Thursday, 15 April 2010

Characters from real life.

Where do you find your characters for stories?

Unable to fall asleep a few nights ago, I started thinking about some of the people who lived in our small town when I was a child in North West England. It was an old mill town, full of derelict factories and rows of stone houses, built during the Industrial Revolution and blackened long ago by smoke. Some of the streets were still cobbled and a few of the older people still wore clogs – wooden soled shoes that could be heard clattering along from a long way away. To live to 100 years old was quite common, mainly because everyone walked everywhere and it was impossible to go any distance without going “oop ‘t’brew” ie. up the hill.

Some characters from this place still stand out in my memory and I’m sure I’ll one day include one or more of them in a story. One who is very clear, is the man who sat every Sunday at the back of the church. He had dark hair, going grey, which stood up from his head in a stiff mop. I never knew his name, but my sisters and I used to refer to him as ‘Mr Sweep’, not because he was dirty, but because his hair reminded us of a sweep’s brush. If we turned around during church, he would catch our eye and give us a ‘Mr Spock’ greeting, which of course was very cool! My mother told us he was the Bank Manager, but we never believed her. Bank Managers just don’t look like that.

At the front of the church sat a lady I used to try to burn with hateful looks. It never worked. I’m sure she didn’t notice me. I never knew her name either, but I loathed her with a passion – just because of her fox skin stole. She wore it rain, hail or shine and I hated it. I think my mind is probably playing tricks with me, because I remember it with a fox’s head at one end, with big, glassy eyes, and I don’t think anyone would be so crass as to wear something like that, would they? But it definitely had three foxes’ tails and I mourned for them every time I saw them.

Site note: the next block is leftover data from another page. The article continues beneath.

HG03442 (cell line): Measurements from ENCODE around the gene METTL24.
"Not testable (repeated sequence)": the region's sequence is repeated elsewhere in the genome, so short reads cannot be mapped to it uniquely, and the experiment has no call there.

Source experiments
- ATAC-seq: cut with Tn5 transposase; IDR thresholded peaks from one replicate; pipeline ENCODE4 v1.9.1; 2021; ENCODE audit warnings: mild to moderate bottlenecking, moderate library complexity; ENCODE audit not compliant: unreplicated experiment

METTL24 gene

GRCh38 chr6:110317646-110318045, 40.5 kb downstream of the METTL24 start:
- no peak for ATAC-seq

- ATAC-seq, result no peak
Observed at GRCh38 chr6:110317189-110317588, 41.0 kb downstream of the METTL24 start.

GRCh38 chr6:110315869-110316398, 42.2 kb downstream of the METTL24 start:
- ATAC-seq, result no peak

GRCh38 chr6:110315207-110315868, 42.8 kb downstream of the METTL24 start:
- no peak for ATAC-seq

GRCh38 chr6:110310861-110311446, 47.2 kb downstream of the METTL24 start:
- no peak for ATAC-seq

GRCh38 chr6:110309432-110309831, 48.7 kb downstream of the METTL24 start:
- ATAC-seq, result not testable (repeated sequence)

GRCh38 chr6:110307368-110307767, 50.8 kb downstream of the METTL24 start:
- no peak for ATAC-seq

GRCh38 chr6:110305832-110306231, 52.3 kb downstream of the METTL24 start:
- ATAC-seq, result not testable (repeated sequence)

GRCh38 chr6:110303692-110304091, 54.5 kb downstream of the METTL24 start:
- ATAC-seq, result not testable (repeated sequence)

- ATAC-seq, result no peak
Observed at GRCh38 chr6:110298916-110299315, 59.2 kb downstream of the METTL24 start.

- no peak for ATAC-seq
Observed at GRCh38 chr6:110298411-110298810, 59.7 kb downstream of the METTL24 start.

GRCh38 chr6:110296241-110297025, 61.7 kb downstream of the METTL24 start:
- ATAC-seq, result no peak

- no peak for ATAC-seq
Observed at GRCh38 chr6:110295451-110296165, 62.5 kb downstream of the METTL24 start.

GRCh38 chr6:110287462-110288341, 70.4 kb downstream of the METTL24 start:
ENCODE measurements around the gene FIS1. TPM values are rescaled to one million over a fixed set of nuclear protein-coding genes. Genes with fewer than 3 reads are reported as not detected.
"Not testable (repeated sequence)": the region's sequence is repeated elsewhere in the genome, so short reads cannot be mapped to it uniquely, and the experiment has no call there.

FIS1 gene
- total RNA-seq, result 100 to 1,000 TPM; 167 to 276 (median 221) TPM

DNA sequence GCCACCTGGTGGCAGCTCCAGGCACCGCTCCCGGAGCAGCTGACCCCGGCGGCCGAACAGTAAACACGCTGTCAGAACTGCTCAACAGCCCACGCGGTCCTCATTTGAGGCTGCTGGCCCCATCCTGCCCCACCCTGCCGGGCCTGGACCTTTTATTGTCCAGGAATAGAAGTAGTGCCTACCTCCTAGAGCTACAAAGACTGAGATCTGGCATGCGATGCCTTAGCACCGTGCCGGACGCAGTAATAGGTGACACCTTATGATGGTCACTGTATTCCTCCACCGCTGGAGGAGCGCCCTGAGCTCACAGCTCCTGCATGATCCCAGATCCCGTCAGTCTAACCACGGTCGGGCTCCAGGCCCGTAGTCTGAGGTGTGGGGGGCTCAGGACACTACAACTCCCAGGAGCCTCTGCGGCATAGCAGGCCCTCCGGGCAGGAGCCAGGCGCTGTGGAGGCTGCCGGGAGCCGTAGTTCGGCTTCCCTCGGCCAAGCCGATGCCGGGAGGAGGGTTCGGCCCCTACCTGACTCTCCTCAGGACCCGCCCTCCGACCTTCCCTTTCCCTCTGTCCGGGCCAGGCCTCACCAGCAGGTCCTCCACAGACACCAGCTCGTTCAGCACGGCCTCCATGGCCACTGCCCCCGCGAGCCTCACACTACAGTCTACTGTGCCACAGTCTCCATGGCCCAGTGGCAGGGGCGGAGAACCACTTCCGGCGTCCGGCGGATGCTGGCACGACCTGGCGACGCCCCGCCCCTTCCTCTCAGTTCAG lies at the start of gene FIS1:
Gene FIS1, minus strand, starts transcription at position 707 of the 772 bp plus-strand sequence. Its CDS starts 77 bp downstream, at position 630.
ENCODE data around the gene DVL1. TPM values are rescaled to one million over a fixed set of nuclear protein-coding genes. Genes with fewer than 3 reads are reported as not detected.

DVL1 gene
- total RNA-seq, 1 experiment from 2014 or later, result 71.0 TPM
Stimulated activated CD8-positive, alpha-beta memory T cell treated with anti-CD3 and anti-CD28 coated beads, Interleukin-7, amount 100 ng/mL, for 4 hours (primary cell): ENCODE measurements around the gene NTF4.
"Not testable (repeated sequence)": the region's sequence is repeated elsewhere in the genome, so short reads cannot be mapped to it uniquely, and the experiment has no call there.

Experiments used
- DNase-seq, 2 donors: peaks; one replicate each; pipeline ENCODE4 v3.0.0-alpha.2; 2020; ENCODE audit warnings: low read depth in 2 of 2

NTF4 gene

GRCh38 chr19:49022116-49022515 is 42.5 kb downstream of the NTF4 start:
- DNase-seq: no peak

The local vicar was quite a character, too. I always thought of him as being old, because he was bald and slightly paunchy, but in hindsight he was probably only in his thirties. When he visited us, he always made himself comfortable in the seat by the fire, clasping his hands over his stomach, stretching out his legs and kicking off his shoes. I half expected him to say ‘Tiddly widdly widdly, Mrs Tittlemouse’ like a somewhat drier Mr Jackson. He’d wiggle his toes as he talked and we’d hold our breath. As soon as he’d gone, Mum would rush to open every window, no matter how cold it was outside. Then one day, he and his malodorous feet took off to work on an island in the middle of nowhere and we never saw him again.

Another man I remember, though I probably only ever saw him a couple of times was the man with no nose. My father explained that he’d lost it during the war. These days, of course, he’d not have to suffer the stares of morbidly fascinated kids like us, but in those days there was no choice beyond hiding away and never coming out. I remember he was extremely tall and thin and wore a rather threadbare brown suit. He greeted stares with a stare of his own and we quickly looked away.

How about you? Do you find characters from your life to use in stories? I didn’t know any of these people well, but they offer so many possibilities, if only as secondary characters or as a mine of traits and characteristics.


Alesa Warcan said...

Agreed, reality is a good place to start a character... It gives them a strong base of credibility.

I also like to work with archetypes that I skew or twist in unusual ways.